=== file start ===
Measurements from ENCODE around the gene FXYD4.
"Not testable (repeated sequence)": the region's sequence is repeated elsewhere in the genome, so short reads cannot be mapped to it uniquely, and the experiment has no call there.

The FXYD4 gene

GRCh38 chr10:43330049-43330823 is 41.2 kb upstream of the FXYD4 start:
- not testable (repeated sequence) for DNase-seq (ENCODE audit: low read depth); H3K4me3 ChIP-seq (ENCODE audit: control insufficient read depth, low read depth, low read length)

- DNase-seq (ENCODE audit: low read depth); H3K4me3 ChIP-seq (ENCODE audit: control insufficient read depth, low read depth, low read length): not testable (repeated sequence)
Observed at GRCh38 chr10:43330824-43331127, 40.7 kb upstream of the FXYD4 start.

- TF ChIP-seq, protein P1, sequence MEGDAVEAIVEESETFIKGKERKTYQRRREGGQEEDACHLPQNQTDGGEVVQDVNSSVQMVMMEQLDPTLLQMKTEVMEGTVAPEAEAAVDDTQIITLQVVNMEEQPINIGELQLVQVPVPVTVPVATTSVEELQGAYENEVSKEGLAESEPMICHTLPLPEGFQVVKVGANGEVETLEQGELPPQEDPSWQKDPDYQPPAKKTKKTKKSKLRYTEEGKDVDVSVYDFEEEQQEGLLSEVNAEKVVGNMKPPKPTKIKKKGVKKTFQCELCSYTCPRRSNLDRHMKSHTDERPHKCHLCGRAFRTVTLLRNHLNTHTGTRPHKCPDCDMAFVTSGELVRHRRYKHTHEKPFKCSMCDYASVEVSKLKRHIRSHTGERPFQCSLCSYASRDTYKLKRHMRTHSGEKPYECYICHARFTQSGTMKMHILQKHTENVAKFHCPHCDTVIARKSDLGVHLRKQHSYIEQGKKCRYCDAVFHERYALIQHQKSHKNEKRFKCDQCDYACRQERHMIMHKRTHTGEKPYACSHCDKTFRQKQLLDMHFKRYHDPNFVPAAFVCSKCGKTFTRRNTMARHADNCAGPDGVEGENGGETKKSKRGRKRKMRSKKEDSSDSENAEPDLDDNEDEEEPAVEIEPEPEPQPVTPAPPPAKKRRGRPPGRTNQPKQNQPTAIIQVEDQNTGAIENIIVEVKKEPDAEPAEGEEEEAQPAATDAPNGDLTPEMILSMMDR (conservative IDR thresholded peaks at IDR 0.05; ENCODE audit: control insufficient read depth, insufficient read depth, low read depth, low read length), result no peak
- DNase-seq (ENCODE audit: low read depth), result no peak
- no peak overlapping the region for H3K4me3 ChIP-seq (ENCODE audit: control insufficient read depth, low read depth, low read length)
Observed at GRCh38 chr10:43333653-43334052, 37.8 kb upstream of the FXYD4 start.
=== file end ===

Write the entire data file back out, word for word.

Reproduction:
Measurements from ENCODE around the gene FXYD4.
"Not testable (repeated sequence)": the region's sequence is repeated elsewhere in the genome, so short reads cannot be mapped to it uniquely, and the experiment has no call there.

The FXYD4 gene

GRCh38 chr10:43330049-43330823 is 41.2 kb upstream of the FXYD4 start:
- not testable (repeated sequence) for DNase-seq (ENCODE audit: low read depth); H3K4me3 ChIP-seq (ENCODE audit: control insufficient read depth, low read depth, low read length)

- DNase-seq (ENCODE audit: low read depth); H3K4me3 ChIP-seq (ENCODE audit: control insufficient read depth, low read depth, low read length): not testable (repeated sequence)
Observed at GRCh38 chr10:43330824-43331127, 40.7 kb upstream of the FXYD4 start.

- TF ChIP-seq, protein P1, sequence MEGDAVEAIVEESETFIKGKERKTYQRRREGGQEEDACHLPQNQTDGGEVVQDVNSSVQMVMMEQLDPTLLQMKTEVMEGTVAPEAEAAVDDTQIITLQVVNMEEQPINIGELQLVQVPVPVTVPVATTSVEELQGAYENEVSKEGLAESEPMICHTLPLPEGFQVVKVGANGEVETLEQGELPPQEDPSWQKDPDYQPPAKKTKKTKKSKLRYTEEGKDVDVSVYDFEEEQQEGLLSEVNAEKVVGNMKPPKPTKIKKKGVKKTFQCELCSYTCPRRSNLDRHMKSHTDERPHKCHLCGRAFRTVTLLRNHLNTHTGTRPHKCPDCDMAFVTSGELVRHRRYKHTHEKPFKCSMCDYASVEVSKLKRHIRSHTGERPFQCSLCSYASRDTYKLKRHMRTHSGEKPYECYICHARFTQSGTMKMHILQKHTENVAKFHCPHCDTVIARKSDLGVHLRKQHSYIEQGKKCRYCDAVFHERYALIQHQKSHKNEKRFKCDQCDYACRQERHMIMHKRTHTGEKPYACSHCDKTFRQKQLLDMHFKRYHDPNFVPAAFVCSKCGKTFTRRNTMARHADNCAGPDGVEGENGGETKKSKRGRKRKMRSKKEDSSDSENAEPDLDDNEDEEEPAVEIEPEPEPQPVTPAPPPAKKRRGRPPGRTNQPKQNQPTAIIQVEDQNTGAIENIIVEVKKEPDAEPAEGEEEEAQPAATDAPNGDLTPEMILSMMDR (conservative IDR thresholded peaks at IDR 0.05; ENCODE audit: control insufficient read depth, insufficient read depth, low read depth, low read length), result no peak
- DNase-seq (ENCODE audit: low read depth), result no peak
- no peak overlapping the region for H3K4me3 ChIP-seq (ENCODE audit: control insufficient read depth, low read depth, low read length)
Observed at GRCh38 chr10:43333653-43334052, 37.8 kb upstream of the FXYD4 start.